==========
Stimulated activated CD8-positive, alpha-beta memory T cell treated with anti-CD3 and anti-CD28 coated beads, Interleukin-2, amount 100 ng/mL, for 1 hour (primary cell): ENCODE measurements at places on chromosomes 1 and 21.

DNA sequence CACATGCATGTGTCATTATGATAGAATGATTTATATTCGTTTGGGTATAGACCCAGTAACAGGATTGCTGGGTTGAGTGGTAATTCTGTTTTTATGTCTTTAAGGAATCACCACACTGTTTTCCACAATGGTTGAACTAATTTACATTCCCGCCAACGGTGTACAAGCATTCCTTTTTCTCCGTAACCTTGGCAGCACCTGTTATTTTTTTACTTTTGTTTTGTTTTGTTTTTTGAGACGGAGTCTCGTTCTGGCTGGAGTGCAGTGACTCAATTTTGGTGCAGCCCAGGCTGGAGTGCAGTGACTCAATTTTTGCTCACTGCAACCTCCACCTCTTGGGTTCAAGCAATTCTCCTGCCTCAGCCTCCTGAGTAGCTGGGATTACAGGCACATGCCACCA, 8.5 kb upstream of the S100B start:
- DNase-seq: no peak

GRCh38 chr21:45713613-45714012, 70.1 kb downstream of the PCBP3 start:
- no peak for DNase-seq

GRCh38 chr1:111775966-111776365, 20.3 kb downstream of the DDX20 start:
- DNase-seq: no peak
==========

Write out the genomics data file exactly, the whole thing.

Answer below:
Stimulated activated CD8-positive, alpha-beta memory T cell treated with anti-CD3 and anti-CD28 coated beads, Interleukin-2, amount 100 ng/mL, for 1 hour (primary cell): ENCODE measurements at places on chromosomes 1 and 21.

DNA sequence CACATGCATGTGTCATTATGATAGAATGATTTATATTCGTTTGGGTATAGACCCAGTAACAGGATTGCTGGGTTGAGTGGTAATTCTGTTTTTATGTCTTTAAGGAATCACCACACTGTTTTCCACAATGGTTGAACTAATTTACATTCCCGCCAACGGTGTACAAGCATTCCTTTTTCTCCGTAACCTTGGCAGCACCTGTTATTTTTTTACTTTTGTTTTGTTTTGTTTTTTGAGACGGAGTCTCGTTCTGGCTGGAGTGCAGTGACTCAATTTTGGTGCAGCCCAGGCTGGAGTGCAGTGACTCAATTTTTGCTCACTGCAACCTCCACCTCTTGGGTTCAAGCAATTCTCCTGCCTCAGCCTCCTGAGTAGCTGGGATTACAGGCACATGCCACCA, 8.5 kb upstream of the S100B start:
- DNase-seq: no peak

GRCh38 chr21:45713613-45714012, 70.1 kb downstream of the PCBP3 start:
- no peak for DNase-seq

GRCh38 chr1:111775966-111776365, 20.3 kb downstream of the DDX20 start:
- DNase-seq: no peak